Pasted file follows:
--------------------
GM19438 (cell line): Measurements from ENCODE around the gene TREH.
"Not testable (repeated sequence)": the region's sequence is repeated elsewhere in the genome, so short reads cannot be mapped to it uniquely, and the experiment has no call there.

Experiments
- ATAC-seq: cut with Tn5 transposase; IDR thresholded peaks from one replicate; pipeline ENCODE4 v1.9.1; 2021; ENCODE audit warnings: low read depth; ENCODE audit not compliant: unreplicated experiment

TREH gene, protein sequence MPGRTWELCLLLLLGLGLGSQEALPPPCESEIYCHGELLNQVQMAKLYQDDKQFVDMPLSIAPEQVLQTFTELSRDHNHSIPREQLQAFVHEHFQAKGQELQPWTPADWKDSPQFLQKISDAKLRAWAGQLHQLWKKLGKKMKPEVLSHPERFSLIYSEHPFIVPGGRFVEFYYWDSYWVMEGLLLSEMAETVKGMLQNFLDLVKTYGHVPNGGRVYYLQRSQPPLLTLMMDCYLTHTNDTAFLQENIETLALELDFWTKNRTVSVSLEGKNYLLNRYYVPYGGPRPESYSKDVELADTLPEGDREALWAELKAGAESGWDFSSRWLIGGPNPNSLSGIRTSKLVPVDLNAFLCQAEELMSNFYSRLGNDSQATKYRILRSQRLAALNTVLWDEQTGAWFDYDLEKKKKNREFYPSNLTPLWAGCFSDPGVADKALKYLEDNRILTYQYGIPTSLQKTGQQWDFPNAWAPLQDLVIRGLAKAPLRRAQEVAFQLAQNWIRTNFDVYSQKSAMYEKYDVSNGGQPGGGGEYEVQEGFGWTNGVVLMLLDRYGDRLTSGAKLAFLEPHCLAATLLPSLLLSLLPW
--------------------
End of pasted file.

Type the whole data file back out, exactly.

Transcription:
GM19438 (cell line): Measurements from ENCODE around the gene TREH.
"Not testable (repeated sequence)": the region's sequence is repeated elsewhere in the genome, so short reads cannot be mapped to it uniquely, and the experiment has no call there.

Experiments
- ATAC-seq: cut with Tn5 transposase; IDR thresholded peaks from one replicate; pipeline ENCODE4 v1.9.1; 2021; ENCODE audit warnings: low read depth; ENCODE audit not compliant: unreplicated experiment

TREH gene, protein sequence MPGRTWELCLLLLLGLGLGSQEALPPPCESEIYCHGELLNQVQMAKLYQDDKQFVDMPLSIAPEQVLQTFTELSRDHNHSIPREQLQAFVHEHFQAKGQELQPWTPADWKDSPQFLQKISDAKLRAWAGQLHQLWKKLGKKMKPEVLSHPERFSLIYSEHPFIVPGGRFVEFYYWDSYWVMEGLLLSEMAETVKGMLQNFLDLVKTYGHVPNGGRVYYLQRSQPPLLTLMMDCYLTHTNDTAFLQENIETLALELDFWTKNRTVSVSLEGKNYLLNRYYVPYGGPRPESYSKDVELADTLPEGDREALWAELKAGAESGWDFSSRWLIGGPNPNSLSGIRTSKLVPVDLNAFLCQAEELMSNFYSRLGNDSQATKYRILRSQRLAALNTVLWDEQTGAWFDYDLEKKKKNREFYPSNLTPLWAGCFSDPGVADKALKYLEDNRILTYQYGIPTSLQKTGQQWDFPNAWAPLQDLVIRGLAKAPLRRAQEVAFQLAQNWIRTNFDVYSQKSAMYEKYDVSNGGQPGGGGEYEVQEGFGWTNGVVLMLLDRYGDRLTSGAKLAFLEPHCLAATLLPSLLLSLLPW